It takes a certain something to go it alone and build something special in the modern world. So when we see entrepreneurs taking the plunge and succeeding, we’re compelled to provide a tip of the cap.

Heading into 2015, the Independent Collection has gathered a few of our most praise-worthy independent brands. Read on to learn more about our favorites:

Ernest Alexander

It all started with the search for the perfect messenger bag. Ernest Alexander set out to create a bag that was at once modern, rustic, functional and durable. In the process, he built a flourishing brand, won acclaim as a GQ Best New Designer in 2013 — and succeeded in his search for the ultimate men’s tote.

Today, Ernest Alexander’s eponymous brand is a leader in the small batch leather goods industry, known as much for its crisp designs as it is for its responsible sourcing and high-quality materials. The brand professes to manufacture 100 percent of its products in the U.S., supporting New York City’s Garment District by relying on local production for a large share of its items. The brand has built on its reputation for crafting handy travel and commuter bags to expand to luggage tags, shirts, neckwear, wallets, and a variety of other accessories for discerning men.

Ernest Alexander Brand Video from Ernest Alexander on Vimeo.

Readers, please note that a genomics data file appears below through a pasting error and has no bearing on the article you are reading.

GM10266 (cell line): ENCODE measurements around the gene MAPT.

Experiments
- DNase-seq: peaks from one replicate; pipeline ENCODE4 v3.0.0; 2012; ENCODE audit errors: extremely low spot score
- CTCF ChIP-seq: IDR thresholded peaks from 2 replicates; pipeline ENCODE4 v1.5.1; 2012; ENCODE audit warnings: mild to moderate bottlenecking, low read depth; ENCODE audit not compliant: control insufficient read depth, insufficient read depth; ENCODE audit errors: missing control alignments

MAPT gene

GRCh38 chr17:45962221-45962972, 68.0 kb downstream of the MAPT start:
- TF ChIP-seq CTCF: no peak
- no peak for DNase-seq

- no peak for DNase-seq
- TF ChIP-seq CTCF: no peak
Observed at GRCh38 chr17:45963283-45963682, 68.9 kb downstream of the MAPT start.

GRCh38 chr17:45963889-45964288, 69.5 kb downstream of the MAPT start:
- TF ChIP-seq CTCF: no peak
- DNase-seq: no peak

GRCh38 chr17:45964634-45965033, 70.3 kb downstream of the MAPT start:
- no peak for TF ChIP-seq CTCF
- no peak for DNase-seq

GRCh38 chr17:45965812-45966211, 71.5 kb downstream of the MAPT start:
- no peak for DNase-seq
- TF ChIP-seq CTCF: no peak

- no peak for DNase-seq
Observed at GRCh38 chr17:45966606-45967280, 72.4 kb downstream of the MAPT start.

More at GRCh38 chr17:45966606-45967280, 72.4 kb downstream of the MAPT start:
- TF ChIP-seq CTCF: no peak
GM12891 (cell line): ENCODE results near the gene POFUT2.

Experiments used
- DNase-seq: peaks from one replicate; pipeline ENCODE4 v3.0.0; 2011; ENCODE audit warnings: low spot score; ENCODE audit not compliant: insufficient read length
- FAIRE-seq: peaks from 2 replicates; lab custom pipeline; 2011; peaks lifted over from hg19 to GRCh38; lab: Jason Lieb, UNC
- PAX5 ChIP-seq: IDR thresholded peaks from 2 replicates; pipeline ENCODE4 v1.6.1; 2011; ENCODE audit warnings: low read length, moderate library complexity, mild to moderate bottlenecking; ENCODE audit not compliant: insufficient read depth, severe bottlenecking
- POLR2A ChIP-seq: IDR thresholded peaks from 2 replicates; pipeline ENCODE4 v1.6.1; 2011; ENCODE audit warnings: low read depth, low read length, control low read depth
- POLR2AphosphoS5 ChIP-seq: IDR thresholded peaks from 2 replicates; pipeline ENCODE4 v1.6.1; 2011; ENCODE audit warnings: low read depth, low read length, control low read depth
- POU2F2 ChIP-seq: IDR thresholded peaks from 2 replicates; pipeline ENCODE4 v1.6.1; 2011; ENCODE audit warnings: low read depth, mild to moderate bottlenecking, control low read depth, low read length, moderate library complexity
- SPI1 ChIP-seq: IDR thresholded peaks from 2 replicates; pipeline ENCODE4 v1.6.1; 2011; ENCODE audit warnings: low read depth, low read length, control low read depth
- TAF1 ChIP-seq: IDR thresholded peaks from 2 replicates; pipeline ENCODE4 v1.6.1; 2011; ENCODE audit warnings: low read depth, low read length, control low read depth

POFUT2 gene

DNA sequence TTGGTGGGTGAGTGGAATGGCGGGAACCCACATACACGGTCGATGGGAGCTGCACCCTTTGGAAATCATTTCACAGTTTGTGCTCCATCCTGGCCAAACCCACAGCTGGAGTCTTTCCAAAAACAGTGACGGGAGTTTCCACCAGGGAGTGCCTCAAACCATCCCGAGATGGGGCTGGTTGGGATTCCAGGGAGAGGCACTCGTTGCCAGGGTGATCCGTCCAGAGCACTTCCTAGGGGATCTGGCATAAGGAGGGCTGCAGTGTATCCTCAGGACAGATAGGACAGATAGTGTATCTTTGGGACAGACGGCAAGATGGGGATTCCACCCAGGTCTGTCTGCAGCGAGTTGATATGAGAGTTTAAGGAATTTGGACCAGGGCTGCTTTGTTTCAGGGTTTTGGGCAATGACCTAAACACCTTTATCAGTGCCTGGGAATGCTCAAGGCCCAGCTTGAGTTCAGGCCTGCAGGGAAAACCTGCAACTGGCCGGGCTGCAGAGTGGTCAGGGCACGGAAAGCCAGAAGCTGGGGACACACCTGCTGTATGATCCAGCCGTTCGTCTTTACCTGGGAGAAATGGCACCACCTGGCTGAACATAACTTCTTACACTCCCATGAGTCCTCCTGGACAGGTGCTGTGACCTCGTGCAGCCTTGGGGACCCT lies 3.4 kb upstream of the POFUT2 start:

The Independent Connection:

  • Ernest Alexander’s flagship shop is in Soho, just a few blocks away from Duane Street Hotel. If you’re staying at The Boxer Boston, try the Prudential Center location of Club Monaco, which stocks select bags from the line.

Find out more about Ernest Alexander’s backstory at www.ernestalexander.com and keep up with the brand’s latest goings-on at @ernestalexander.

Everlane

It isn’t its T-shirts, wallets and oxfords that separate Everlane from a crowded field of competitors in the apparel basics market. It’s the brand’s transparent pricing strategy, dubbed “Radical Transparency” by Everlane itself, that sets the San Francisco-based e-tailer apart. Founded by Michael Preysman, a financial services worker who grew disillusioned with the added costs baked into the clothing he was purchasing, Everlane pledged from the start to never charge anything more than it needs to earn a 100 percent profit.

When you browse Everlane’s site in search of men’s and women’s tees, polos, tops and accessories, you’re presented with a description of each item, along with a brief section about its genesis. The retailer describes the factory in which the garment was manufactured and the backstory of Everlane’s relationships with the producers. The online-only retailer’s focus on transparency shines through in its pledge to charge no more than double the costs of materials, avoiding the massive markups seen across the American retail landscape.

Learn more about Everlane’s remarkable retail pricing strategies at www.everlane.com and follow the brand on Twitter at @everlane.

Blue Bottle Coffee

It’s apparent within moments of entering any of Blue Bottle’s cafes: This company cares about coffee. Blue Bottle was founded by James Freeman on the promise to never sell a cup of coffee made from beans roasted more than 48 hours prior. The Oakland upstart has kept its vow, scaling up to sell its single origins and blends at 16 cafes in New York City, the San Francisco Bay Area, and Los Angeles.